MM-QOTD: We’re Time Traveling Back to the 1960s; Which Big American Car Will Be Your Daily Driver?

You know the rules now, and it’s time to trade in your 1950s love object for one from the 1960s. And you’re going to be driving it until the next one in the 1970s.

Isn’t it easy? It’s the sixties. I mean is there anything else? Well sure there is; like a ’65 Chrysler 300, or ’63 Grand Prix, or a ’61 Cadillac, or…

So many obvious choices; all of them objects of many such MM sessions spanning back all the way right to the dawn of the sixties, when I arrived in the US as a wide-eyed seven year-old.

Only one small problem:

I’m a lot older now. Meaning that my taste, priorities, technical expertise and appreciation for things out of the mainstream have grown. I don’t eat the same food or drink the same kind of drinks, or listen to the same music, or watch the same kind of tv or movies, or have the same kind of thoughts and ideas form even ten years ago. And yes, ten years ago I would have picked the Riviera. And it’s going to hurt a bit not to have it for this return to the 60s. But I can’t go backwards; I have been enlightened.

So this is what it has to be; there’s no turning back. It’s the best all-round big American car of the 60s, period.

GM cars of the 60s go down nice and easy, like soda pop.

The ’62 Plymouth (and Dodge) are the Laphroaig of cars. Here’s a description of it:  one of the most divisive Scotch whiskies, loved by those who enjoy its medicinal, smoky flavour and looked on in amazement by those who don’t. Pretty much sums up these cars. Look on in amazement.

Now I’m not going to go overboard here, as I’ve already done that with me deep immersion in the ’62 Dodge and Plymouth. My time spent on that article gave me the deeper appreciation for these cars, although I’ve always had some, right from the day in 1962 when Dr. Miller, who lived two doors down, showed up with a red Dart 440 just like this, having traded in his big ’56 DeSoto. It was clearly a bit more distinctive and challenging than anything GM and Ford had in 1962, and its trimmer size was obvious, especially compared to the big hulking DeSoto.

But then I’d been noticing a trend already in just the two years I’d been in the states: there were more and more compacts and trimmer American cars on the streets, including these downsized ’62s. And why not? It’s not like Dr. and Mrs. Miller had kids around.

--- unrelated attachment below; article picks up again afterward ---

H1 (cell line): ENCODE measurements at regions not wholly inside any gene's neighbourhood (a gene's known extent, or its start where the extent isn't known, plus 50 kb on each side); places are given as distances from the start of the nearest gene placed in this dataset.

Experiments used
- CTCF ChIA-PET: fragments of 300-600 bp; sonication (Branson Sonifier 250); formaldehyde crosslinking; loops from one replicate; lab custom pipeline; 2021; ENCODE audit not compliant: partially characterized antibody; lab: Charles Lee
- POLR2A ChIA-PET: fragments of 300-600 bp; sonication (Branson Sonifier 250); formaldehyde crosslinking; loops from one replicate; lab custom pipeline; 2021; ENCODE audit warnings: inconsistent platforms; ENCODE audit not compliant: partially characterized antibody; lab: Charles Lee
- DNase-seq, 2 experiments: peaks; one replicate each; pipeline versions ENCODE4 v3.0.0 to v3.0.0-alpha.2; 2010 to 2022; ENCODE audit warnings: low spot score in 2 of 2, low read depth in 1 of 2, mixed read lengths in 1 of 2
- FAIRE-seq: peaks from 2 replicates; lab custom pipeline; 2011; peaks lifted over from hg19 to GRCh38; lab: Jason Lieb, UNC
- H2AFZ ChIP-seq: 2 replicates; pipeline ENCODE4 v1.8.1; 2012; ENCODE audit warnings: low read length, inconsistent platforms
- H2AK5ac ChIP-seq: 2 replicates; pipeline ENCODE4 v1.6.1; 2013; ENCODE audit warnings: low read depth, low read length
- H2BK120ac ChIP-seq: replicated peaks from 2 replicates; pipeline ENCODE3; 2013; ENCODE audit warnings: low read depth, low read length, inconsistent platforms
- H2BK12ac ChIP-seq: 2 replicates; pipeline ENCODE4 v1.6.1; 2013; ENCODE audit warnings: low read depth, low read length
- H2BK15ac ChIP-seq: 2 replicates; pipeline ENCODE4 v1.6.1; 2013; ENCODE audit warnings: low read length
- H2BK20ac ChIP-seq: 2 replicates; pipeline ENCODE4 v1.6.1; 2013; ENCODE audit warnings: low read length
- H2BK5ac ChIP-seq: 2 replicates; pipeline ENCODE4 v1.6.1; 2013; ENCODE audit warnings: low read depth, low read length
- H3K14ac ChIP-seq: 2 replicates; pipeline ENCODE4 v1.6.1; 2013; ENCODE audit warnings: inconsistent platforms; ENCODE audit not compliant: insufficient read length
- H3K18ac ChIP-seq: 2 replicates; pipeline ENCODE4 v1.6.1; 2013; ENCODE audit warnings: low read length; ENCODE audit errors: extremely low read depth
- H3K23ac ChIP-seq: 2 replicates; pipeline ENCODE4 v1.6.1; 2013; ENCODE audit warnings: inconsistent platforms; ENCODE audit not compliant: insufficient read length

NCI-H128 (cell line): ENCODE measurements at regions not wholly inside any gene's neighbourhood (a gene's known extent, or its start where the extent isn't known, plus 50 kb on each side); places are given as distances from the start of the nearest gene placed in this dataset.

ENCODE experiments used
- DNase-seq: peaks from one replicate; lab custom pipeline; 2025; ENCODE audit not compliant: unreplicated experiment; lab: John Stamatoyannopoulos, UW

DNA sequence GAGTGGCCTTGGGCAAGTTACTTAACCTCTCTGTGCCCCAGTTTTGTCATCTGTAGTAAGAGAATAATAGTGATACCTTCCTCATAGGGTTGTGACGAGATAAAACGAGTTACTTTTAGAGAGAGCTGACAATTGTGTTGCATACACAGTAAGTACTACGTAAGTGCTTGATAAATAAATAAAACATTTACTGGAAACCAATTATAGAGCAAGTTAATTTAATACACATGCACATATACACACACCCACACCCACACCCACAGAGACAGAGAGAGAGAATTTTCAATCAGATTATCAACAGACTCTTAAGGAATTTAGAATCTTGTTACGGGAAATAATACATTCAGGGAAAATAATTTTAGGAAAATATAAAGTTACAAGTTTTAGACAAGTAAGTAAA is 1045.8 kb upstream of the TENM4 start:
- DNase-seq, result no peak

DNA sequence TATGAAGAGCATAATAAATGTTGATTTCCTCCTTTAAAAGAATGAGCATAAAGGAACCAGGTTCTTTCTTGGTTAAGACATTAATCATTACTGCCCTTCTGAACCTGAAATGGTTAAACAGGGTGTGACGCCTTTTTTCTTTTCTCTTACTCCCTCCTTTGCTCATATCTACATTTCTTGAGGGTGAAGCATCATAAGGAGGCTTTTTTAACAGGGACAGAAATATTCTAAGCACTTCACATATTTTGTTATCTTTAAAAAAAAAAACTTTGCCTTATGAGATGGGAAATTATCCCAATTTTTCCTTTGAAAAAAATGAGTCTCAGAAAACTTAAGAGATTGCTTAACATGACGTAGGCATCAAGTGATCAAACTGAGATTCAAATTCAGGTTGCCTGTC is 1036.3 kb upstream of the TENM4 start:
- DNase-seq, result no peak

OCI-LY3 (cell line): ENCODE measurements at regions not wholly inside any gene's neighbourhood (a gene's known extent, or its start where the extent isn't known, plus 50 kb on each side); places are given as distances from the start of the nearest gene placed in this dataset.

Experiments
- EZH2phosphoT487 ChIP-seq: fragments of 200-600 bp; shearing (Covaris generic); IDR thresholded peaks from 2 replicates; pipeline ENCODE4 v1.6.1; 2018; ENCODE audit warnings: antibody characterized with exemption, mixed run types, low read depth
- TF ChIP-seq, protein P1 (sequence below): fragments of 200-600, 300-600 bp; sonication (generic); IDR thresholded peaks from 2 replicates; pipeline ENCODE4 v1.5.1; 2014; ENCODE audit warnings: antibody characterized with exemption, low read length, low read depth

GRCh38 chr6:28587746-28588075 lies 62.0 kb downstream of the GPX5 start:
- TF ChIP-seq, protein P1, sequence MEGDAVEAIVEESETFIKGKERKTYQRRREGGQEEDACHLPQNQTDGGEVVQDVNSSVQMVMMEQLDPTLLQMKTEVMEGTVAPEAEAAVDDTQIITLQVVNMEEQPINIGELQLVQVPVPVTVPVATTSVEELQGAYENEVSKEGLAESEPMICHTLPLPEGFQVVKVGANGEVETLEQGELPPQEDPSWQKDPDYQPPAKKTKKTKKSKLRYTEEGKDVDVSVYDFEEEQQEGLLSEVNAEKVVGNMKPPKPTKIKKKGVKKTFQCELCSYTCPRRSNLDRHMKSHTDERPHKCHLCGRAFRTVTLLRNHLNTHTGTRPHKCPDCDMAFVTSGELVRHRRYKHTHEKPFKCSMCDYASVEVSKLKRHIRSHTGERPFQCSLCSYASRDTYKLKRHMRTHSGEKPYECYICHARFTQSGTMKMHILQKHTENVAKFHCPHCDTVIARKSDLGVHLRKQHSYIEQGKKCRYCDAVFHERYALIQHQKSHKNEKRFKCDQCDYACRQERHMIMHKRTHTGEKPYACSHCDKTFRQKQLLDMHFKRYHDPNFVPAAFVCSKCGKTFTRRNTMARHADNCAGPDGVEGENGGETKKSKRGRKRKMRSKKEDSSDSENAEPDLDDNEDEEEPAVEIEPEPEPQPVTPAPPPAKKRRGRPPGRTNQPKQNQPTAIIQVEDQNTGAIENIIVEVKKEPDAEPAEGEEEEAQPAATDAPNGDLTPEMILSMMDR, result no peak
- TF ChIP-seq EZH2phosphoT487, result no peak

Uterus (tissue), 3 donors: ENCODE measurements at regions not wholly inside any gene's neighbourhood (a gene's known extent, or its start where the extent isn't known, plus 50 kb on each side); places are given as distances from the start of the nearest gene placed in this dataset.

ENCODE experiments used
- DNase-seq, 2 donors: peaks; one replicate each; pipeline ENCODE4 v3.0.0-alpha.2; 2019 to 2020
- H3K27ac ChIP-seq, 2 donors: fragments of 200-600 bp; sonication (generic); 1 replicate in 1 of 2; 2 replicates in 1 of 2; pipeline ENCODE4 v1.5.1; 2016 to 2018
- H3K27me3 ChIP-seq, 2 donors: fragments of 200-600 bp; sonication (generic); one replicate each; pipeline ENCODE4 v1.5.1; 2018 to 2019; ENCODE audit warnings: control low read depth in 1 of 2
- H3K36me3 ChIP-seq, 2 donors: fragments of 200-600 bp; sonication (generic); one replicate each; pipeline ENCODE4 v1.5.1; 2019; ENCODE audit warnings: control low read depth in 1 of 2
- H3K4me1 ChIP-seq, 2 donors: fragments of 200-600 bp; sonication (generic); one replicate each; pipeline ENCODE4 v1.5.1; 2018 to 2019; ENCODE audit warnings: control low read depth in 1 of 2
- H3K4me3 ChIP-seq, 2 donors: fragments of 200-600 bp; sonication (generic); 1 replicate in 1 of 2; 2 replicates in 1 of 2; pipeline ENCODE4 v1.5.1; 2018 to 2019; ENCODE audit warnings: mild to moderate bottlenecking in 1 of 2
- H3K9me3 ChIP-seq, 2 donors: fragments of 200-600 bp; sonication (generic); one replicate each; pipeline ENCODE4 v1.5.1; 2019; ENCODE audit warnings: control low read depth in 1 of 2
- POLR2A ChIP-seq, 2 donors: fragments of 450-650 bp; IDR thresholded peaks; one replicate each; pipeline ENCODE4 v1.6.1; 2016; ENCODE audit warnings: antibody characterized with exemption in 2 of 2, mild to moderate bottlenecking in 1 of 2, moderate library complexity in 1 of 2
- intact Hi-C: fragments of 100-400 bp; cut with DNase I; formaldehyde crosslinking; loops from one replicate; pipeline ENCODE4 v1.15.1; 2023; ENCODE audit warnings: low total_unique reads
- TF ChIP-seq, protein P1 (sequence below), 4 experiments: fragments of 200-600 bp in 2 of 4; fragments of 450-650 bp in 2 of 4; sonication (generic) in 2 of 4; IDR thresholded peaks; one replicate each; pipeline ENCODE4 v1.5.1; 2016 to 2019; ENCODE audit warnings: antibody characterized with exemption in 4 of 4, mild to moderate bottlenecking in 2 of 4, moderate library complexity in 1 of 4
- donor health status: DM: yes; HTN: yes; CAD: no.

I was nine, and had no clue as to who Virgil Exner or Bill Mitchell were. But from the day we arrived in the US in 1960, I’d instantly picked up on the obvious fact that Chrysler marched to a different drummer stylistically. GM’s trimmer 1961 lines were on full display that fall, and I was utterly smitten. I became an acolyte of the church of St. Mark of Excellence, and Mitchell was the high priest, had I know of his existence.

And the ’63 Riviera was his gift to the faithful.

I’m afraid my faith has lapsed some over the decades. Although looking at these pictures is giving me some serious doubts about that. I want to believe…but…I know that the Riviera is sitting on an outdated X-Frame chassis and the ’63 still had an antiquated transmission, and the nailhead V8 wasn’t ever really a genuine performance engine, and…

So now I must pay for opening my eyes to the truth, and drive a car that was derided by many when it first came out, and was quickly forgotten by the rest. That is, except for the few that saw it for what it really was: a car that was in many ways ten years ahead of the competition, if not even fifteen.

It was a tight and trim full unibody (unlike the really big Chryslers that used a front sub frame), with a degree of rigidity that was unheard of at the time. Which of course is the key to letting a suspension do its thing properly. Which it did.

It’s long hood, short tail proportions were unprecedented at the time, and were quickly appropriated by the Mustang. As maybe aspects of the Dodge’s front end.

In terms of its class, its size and proportion took 15 years to be finally adopted. And become the default big American car.

In all aspects, the benefits of its lighter weight (starting at a mere 2930 lbs) and advanced engineering were indisputable. It steered easier, even without power assist, it handled better than anyhting in its class, and it went better too.

The 305hp 361 Golden Commando V8 and the superlative Torqueflite, which was the top performance option at the start of the year, yielded 0-60 times of 8 seconds or less. We’re talking about an utterly tame engine, no lumpy-idling semi-racer.

By mid-year, the engine palate was extended to the 383 and the legendary 413 “Max Wedge”, which shut all the competition down on the strips. With a Torqueflite. Who needs to shift anyway?

The Sport Fury was a nice place from which to watch the competition recede in your rear view mirror. No, not Riviera nice, but priorities change.

And although the Riviera was the only car to have a comparably-fine speedometer, it had idiot lights for the rest (expect gas).

I’m going to have to make this short, as there’s more to life than MM’ing over old cars, but this is it for me. I might have some regrets by the end of the 60s, but I will be secure in the knowledge that none of the others will actually be better cars. There’s more to life than a pretty face.